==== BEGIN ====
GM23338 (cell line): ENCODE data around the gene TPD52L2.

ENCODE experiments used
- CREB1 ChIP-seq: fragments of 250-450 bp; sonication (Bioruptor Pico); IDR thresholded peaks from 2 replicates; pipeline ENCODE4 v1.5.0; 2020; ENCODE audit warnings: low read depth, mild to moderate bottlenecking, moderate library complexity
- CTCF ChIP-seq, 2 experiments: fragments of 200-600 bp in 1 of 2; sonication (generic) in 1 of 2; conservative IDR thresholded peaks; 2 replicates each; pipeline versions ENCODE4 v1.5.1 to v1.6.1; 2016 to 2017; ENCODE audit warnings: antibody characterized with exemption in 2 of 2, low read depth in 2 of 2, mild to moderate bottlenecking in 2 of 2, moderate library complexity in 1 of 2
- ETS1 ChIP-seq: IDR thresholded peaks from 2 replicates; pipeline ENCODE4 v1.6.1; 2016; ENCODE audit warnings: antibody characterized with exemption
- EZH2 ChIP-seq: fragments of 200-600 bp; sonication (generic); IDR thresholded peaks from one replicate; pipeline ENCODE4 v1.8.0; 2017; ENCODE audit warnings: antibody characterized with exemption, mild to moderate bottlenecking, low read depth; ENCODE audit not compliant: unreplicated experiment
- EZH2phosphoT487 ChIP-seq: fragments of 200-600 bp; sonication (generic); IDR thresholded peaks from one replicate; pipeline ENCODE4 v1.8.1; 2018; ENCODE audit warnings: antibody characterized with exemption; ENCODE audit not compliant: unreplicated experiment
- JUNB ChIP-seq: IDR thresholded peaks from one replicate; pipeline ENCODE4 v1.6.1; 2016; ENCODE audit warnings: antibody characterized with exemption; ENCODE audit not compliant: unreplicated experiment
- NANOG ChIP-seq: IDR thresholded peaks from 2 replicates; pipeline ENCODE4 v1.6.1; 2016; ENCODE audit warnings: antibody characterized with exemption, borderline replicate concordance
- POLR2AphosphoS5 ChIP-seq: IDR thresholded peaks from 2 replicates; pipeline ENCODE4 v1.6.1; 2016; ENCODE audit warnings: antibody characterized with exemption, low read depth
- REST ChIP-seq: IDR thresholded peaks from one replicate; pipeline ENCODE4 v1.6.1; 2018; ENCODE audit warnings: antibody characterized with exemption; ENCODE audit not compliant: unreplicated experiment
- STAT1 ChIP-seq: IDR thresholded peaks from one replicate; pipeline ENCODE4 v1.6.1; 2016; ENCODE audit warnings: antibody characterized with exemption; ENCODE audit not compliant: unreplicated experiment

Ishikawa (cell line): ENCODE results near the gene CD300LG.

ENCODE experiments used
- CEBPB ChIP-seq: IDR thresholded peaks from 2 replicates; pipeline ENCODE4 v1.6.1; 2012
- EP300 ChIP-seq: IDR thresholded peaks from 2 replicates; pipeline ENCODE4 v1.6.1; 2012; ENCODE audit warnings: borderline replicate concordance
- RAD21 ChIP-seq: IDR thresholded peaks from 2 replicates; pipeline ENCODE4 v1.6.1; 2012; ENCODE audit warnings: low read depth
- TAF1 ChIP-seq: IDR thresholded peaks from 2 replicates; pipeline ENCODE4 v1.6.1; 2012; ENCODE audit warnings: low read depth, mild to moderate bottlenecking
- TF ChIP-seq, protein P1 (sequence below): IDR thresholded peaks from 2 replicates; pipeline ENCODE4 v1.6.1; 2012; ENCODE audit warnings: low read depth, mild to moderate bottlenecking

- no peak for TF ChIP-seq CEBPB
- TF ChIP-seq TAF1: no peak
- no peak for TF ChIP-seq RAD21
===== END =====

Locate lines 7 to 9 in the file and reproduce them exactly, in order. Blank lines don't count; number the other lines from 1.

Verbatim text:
- EZH2phosphoT487 ChIP-seq: fragments of 200-600 bp; sonication (generic); IDR thresholded peaks from one replicate; pipeline ENCODE4 v1.8.1; 2018; ENCODE audit warnings: antibody characterized with exemption; ENCODE audit not compliant: unreplicated experiment
- JUNB ChIP-seq: IDR thresholded peaks from one replicate; pipeline ENCODE4 v1.6.1; 2016; ENCODE audit warnings: antibody characterized with exemption; ENCODE audit not compliant: unreplicated experiment
- NANOG ChIP-seq: IDR thresholded peaks from 2 replicates; pipeline ENCODE4 v1.6.1; 2016; ENCODE audit warnings: antibody characterized with exemption, borderline replicate concordance